NBC Sports: Statistically you are having your best season in the Xfinity Series, what is going right at Kaulig Racing?

Koch: Matt (Kaulig) has shown his dedicated to the sport by just being fully invested. We own our race shop; we’re not leasing it, and he just came in all in and wants to make it happen and go fast. I know before this year I had like two top-15 finishes ever out of over 100 starts and this year I think I have over 10 top-15 finishes in the first 21 races and two top 10s, the first of my career. Our average qualifying effort right now is like 14th or something, and that’s pretty impressive to have an average of a 14thplace qualifying effort, that means we’re competing for that third round every single week, and that’s something to be proud of. When you go to the racetrack every week, and you have goals to be in the top 10 those are realistic goals, but it’s going to take some time for us to be a consistent top-10 car because you have to beat some of those major, major Cup teams that have been in business for a long time. The advantage they have over us isn’t really anything but just time. A lot of the same people have been working together for a long time, they have the driver/crew chief chemistry, which me and Chris (Rice) are getting better at every week, so I think with some time and a couple years down the road you’ll see us competing for a championship because we also have that alliance with RCR that gives us the opportunity to have all the resources we need to keep going fast.

NBC Sport: Who do you compare Kaulig Racing to in the Sprint Cup Series?

Koch: You know how Furniture Row is in the Cup Series – they’ve always been considered an underdog team, but they have a lot of resources, they have a lot of money, and they have a great alliance, and I think that’s the kind of race team that we will be in the Xfinity Series. I don’t think you’ll see us in the Cup Series; I think you’ll see us here in Xfinity for a long time, and we want to be that team that comes out of nowhere, but we have all the resources, and we have all the relationships to go out there to compete for wins. So I think you’ll see us as kind of the Furniture Row of the Xfinity Series.

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Former champions battling to stay alive in Cup playoffs

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KANSAS CITY, Kansas — Title hopes could end today for more than one series champion.

Former champ Jimmie Johnson holds that final transfer spot to the next round, but he leads former champion Kyle Busch by seven points and former champion Matt Kenseth by eight points.

“This is our first Homestead of this year,’’ Busch said, referring to the season finale that determines the crown. “We’ve got to come through this race. It’s not a must-win, but it is a must-perform.’’

It will be challenging because Busch, Johnson and Kenseth are all strong at this track.

Johnson’s three wins at Kansas are the most among active drivers. Busch has finished in the top five in five consecutive Kansas races. Kenseth has led 269 of the 536 laps (50.2 percent) run in this event the past two years.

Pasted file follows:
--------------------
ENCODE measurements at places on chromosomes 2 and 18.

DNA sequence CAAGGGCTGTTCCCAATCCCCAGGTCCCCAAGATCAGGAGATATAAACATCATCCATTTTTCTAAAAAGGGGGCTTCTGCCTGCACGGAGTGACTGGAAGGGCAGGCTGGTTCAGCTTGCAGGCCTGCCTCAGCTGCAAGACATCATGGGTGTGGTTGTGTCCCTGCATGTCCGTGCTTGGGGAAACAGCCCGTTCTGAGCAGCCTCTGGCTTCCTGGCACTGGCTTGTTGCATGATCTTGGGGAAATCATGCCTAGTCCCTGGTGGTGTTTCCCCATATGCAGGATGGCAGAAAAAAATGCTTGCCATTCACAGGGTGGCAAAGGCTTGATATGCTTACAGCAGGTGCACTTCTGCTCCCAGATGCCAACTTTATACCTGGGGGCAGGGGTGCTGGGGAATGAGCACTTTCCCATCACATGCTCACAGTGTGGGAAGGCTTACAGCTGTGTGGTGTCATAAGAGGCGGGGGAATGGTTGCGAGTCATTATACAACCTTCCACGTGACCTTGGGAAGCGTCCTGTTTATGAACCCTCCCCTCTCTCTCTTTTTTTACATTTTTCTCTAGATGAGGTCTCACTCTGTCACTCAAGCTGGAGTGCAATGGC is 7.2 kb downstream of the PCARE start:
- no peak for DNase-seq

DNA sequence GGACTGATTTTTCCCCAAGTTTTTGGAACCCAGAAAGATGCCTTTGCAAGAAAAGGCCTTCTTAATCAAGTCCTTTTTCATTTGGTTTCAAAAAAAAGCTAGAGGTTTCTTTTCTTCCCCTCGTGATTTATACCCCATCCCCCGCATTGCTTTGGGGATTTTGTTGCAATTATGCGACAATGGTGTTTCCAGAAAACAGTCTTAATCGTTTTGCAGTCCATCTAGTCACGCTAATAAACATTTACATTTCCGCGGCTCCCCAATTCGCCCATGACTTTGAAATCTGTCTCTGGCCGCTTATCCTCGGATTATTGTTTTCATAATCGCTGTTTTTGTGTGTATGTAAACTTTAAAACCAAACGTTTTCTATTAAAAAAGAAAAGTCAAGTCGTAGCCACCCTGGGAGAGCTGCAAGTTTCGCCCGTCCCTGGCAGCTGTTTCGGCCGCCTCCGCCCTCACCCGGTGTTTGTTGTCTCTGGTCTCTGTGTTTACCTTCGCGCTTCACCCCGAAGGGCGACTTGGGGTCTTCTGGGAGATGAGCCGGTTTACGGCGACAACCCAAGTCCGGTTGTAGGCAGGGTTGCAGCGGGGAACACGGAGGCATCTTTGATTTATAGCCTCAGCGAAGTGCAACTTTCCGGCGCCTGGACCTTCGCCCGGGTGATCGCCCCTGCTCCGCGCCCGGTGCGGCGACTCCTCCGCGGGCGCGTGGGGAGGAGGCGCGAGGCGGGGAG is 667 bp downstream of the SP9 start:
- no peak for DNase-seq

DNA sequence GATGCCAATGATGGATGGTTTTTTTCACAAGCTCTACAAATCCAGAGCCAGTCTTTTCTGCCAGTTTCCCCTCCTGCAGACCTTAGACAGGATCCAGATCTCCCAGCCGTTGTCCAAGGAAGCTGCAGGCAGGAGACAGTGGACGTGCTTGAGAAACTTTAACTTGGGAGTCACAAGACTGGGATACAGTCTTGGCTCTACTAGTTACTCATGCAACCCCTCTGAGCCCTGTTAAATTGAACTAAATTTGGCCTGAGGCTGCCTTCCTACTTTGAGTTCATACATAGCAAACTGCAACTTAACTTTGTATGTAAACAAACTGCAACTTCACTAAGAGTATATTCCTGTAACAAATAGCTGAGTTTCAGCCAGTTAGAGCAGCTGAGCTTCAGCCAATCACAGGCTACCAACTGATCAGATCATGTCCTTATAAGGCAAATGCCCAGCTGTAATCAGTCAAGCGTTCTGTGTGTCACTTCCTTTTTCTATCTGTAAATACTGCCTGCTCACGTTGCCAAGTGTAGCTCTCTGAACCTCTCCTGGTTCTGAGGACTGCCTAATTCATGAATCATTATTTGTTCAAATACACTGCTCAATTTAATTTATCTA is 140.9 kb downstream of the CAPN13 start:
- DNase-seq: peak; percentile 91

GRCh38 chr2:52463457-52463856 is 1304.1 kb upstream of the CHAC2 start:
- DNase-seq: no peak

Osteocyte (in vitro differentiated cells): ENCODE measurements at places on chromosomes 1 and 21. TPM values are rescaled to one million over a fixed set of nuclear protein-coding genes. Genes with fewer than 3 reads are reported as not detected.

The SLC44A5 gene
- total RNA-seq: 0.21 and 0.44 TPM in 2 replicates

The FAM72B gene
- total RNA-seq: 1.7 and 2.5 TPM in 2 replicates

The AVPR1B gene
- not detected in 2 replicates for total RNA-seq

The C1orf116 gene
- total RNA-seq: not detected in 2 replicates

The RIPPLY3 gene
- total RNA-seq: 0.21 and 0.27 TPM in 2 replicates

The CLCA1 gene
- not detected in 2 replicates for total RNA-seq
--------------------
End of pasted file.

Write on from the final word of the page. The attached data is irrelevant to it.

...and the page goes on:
That makes Sunday’s elimination race (3 p.m. ET, NBCSN) even more intriguing.

Johnson, who is in his first bid to break a tie with Richard Petty and Dale Earnhardt for most Cup championships, finds himself in this spot because of a lack of speed. It’s hurt him in qualifying, costing him stage points, and hurt him throughout the race.

“We are a team and a group that thrives on adversity,’’ said Johnson, who noted he was the slowest of the championship cars last year in Miami and still won his record-tying seventh title.

“Whenever we have been backed into a corner we have always stepped up and have delivered. All the members of this No. 48 team love a challenge, and we are not even close to losing that desire and that fight to be out there and compete and race for the win and race for the championship.’’

Mistakes have plagued the team the past two weeks. At Charlotte, Johnson took off before all the lug nuts were secured on the left front tire and had to back up to have that remedied, losing time. Last week, spotter Earl Barban told the team they could begin work on Johnson’s wrecked car before the red flag was withdrawn. NASCAR parked the team for the infraction.

“There are lessons learned in everything,’’ Johnson said. “When I think of the Charlotte pit stop itself and I think of Talladega and the mistake there that Earl made, really all mistakes come from guys trying as hard as they can. 

“I personally have sympathy for that. I mean, the guys are just trying to do the best job they can and everybody makes mistakes. I make plenty of them, and I think Fridays show that on a regular basis. It’s hard for me to jump on somebody over that.  What I ask of myself is to learn from those lessons and try not to repeat them.’’

Kenseth, winless in his last 48 starts, has a Joe Gibbs Racing Toyota but his team has seemed to be the weakest of JGR’s playoff teams throughout the postseason.

“If we don’t run good Sunday, then we don’t deserve to be in the next round anyway,’’ Kenseth said Friday.

Kenseth lamented the performance he and his team had at Kansas in May, finishing 12th.

“You’re only as good as your last race,’’ he said. “Our last one here we ran really, really bad.

Kenseth suggests he might have to knock someone else out of a playoff spot if Kyle Busch runs like he’s capable.

“If I’m Kyle (Busch), I’m feeling pretty good,’’ Kenseth said of his teammate. “He’s crashed two weeks in a row and he’s still in (playoff contention). That’s pretty amazing. Plus he’s been running so good, it’s one of his better places now. So I wouldn’t be very concerned if I was Kyle, I guess, because he’s had the performance.